Thank You


On Monday, May 28, we celebrate Memorial Day.

This is a day when we honor our military and our fallen heroes—brave men and women who fought and died so all of us can enjoy the freedom we too often take for granted.

Never Forget.

The world has changed dramatically in recent years, but Americans in uniform are still on duty doing all they can to preserve peace, balance and fairness in the world.

Of the 1.3 million men and women on active duty, more than 450,000 are stationed overseas, including many in perilous places where we do what no other country does: Afghanistan, Iraq, Syria, Somalia, Niger and more.

Memorial Day was originally called Decoration Day, a day that was set aside to decorate the graves of fallen Civil War soldiers. On the first Decoration Day, General James Garfield made a speech at Arlington National Cemetery, and 5,000 participants decorated the graves of the 20,000 Union and Confederate soldiers buried there.

Our nation has paid a steep price for the freedoms we enjoy.

Roughly 620,000 Americans died in the Civil War, making it the deadliest war in American history. Casualties of U.S.-involved conflicts include:

  • World War I:                                 116,516 American lives lost
  • World War II:                                405,399
  • Korean War:                                 36,574
  • Vietnam:                                       58,220
  • Operation Desert Shield/Storm:    383
  • Operation Iraqi Freedom:              4,411
  • Operation New Dawn:                   73
  • Operation Enduring Freedom:       2,346
  • Operation Freedom’s Sentinel:      48, as of May 2018
  • Operation Inherent Resolve:          61, as of May 2018

The names of some of those operations may be unfamiliar to you, but the meaning of the casualty figures becomes clear when you know:

The federal government has also used this holiday to honor non-veterans—the Lincoln Memorial, for example, was dedicated on Memorial Day 1922.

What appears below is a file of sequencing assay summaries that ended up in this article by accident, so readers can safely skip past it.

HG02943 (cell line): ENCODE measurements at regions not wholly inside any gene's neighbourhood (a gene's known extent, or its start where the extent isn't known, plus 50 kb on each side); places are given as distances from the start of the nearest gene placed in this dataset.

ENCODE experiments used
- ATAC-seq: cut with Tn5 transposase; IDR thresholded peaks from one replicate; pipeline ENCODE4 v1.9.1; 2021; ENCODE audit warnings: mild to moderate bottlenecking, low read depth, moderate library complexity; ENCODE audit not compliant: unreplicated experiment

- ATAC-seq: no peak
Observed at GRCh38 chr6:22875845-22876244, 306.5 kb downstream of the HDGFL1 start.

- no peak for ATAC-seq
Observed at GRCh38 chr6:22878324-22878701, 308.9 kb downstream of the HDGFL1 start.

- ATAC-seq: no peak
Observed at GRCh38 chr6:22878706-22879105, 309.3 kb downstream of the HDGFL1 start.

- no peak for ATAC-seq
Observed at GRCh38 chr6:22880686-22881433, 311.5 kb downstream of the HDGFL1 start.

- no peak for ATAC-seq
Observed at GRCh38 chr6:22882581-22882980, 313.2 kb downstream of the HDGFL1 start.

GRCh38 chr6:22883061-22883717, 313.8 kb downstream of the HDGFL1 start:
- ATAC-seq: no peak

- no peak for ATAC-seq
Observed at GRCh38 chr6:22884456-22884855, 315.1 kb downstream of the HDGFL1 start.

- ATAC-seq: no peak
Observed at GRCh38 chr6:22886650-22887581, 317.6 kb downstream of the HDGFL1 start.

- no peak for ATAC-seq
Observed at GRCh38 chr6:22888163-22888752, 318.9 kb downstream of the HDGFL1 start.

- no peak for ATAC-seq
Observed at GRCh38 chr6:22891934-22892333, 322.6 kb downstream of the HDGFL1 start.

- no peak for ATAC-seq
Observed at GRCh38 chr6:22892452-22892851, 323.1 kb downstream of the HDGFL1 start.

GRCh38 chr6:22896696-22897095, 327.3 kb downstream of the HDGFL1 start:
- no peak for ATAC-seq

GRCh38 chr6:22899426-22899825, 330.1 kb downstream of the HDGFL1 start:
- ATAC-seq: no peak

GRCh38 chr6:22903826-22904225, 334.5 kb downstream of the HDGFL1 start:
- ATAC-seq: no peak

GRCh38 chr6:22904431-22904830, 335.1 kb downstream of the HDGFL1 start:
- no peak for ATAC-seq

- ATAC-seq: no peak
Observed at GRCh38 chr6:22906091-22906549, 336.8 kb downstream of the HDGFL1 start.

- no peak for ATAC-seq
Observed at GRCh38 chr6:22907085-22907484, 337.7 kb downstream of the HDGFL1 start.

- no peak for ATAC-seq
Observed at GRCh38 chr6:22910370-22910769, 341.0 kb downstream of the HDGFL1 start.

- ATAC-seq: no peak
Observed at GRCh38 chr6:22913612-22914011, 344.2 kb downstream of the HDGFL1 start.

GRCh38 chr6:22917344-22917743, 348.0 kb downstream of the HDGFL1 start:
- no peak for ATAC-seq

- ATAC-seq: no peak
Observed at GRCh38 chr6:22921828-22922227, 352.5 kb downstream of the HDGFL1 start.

On December 28, 2000, President Bill Clinton signed the National Moment of Remembrance Act, designating 3 p.m. local time on Memorial Day as a National Moment of Remembrance.

More than 20 towns claim to be the holiday’s “birthplace”—but only one has federal recognition. In 1966, 100 years after the town of Waterloo, New York, held the first of many celebrations, President Lyndon Johnson signed legislation recently passed by Congress declaring Waterloo the “official” birthplace of Memorial Day.

Red poppies are often worn on Memorial Day.  They are known as a symbol of remembrance, and it’s a tradition to wear them to honor those who died in war.


Since the late 1950’s on the Thursday just before Memorial Day, soldiers of the 3rd U.S. Infantry Regiment, the oldest active-duty infantry unit in the Army, place small American flags at each of the more than 260,000 gravestones at Arlington National Cemetery.  A 24-hour patrol is conducted every day during the weekend to ensure that each flag remains standing. In 1951, the Boy Scouts and Cub Scouts of St. Louis began placing flags on the 150,000 graves at Jefferson Barracks National Cemetery as an annual Good Turn, a practice that continues to this day.

The American flag should be hung at half-staff until noon on Memorial Day, then raised to the top of the staff.

Permit us to wish you a great weekend.  As we spend time with family and friends enjoying the great outdoors and warm weather, let us never forget the courageous men and women who have served and sacrificed so much so we could enjoy this holiday, just as we honor those who stand duty today to keep us safe.

On the battlefield, the military pledges to leave no soldier behind.

As a nation, let it be our pledge that when they return home,

We leave no veteran behind.

–  Congressman Dan Lipinski of Illinois


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